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  • thomasjdavies9

Day 49, Bath to Midsommer Norton, roughly 22 miles. 'How to complicate an easy day.'

After a very pleasant, if slightly hungover, rest day in Bath I was ready to once more to march onward - with a full pack of clean clothes and snacks I felt perfectly prepared and having consulted my maps it turned out Midsommer Norton was barely 14 miles away from Bath as the crow flies. As I was once more on my own, and I had all day, and am not a crow, I thought 14 miles was too low a target and opted to take the Kennet and Avon Canal, which runs around the east of Bath, before striking out to find the Limestone Link which would take me nearly all the way to Midsommer Norton, bringing the day to a more respectable 18 miles, sounds easy right?


Well it was easy enough at first, I took a simple and direct two miles right through the centre of Bath and found myself on a very pleasant canal - it was a warm sunny day and there were plenty of pedestrians, cyclists and canal boats making their way up and down the waterway that morning. Unlike some of the canals I had seen, the Kennet and Avon Canal was very much an active one, and a multitude of brightly coloured boats navigated the many locks that lined the route.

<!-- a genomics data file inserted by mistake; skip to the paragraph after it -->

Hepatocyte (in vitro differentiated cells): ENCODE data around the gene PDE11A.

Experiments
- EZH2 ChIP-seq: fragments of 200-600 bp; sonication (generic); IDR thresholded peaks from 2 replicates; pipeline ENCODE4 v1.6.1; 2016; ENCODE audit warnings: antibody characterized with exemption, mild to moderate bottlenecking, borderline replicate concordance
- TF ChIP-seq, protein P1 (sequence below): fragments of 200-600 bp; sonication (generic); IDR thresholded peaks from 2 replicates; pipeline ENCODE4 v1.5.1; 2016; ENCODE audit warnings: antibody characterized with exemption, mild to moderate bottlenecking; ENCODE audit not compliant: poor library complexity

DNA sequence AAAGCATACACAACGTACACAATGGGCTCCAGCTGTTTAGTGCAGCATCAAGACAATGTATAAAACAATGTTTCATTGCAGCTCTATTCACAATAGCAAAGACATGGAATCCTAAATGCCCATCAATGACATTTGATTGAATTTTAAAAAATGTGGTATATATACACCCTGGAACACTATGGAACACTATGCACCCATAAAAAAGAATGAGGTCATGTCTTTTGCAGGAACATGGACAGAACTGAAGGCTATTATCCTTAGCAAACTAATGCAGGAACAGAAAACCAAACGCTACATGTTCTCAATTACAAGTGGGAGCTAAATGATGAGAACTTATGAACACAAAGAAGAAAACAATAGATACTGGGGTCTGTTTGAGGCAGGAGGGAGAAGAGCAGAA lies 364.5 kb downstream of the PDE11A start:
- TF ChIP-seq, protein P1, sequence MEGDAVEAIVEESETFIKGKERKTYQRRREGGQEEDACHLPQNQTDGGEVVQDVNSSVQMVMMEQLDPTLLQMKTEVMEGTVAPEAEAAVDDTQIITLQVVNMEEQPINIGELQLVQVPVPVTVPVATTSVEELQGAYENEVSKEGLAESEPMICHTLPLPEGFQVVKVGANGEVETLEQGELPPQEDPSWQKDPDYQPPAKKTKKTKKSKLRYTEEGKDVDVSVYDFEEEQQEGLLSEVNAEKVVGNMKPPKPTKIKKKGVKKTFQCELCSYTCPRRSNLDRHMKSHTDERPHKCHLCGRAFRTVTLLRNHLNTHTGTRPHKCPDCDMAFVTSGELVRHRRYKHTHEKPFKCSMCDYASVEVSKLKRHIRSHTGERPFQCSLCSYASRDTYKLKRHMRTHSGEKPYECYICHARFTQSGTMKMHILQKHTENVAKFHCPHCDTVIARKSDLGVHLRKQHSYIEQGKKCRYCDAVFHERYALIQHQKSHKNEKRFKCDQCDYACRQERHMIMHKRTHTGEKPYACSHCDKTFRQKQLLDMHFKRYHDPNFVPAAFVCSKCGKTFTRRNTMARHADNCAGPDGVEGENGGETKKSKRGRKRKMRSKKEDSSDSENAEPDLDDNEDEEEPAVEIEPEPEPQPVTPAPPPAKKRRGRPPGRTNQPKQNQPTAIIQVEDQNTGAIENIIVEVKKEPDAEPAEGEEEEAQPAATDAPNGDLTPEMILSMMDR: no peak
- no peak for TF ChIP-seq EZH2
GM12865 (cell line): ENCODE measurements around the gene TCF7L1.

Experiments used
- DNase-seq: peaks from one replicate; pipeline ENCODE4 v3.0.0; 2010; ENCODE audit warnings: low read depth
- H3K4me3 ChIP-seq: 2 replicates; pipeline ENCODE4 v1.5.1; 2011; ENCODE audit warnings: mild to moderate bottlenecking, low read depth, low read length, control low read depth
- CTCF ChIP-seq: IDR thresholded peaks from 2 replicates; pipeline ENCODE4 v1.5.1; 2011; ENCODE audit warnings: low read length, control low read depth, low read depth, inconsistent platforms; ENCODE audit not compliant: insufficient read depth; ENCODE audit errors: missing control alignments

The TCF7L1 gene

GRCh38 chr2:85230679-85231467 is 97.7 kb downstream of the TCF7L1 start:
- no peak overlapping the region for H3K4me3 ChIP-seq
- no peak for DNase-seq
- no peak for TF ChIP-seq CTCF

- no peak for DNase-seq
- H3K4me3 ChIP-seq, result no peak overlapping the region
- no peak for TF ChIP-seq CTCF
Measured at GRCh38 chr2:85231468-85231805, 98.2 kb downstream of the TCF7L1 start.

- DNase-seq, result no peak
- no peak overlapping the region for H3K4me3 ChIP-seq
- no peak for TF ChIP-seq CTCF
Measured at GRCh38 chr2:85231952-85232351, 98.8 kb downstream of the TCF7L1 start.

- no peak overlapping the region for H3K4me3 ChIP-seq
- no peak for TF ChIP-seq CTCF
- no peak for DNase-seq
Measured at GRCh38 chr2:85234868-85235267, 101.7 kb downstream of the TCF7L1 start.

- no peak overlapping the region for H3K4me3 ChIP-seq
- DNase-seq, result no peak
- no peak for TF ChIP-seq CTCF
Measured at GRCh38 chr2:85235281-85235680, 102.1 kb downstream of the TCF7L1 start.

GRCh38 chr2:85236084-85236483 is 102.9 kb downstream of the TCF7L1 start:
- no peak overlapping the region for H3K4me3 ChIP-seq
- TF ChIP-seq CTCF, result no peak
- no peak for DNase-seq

The Kennet and Avon Canal in the early morning sunshine.

The canal slowly, but unerring curved round to the south, acting very much like a watery ring road around Bath, I stopped briefly wherever an empty bench allowed and continued to grind the miles down under my boots - the first point of real interest today was the Dundas Aqueduct - completed in 1805 the aqueduct was the first canal structure to be designated as a scheduled ancient monument in the 1950s (though I have to challenge their definition of 'ancient'). The aqueduct also marked the point at which I would leave the canal and strike out on my own through the country to Midsommer Norton, so I was quite looking forward to taking a break for lunch before continuing, however the canal-side path only took me to the top of the aqueduct (which makes perfect sense when you think about it), and as such the views were pleasant, but nothing sensational, and so I carried on.

The canal curving inexorably to the south near Bathampton.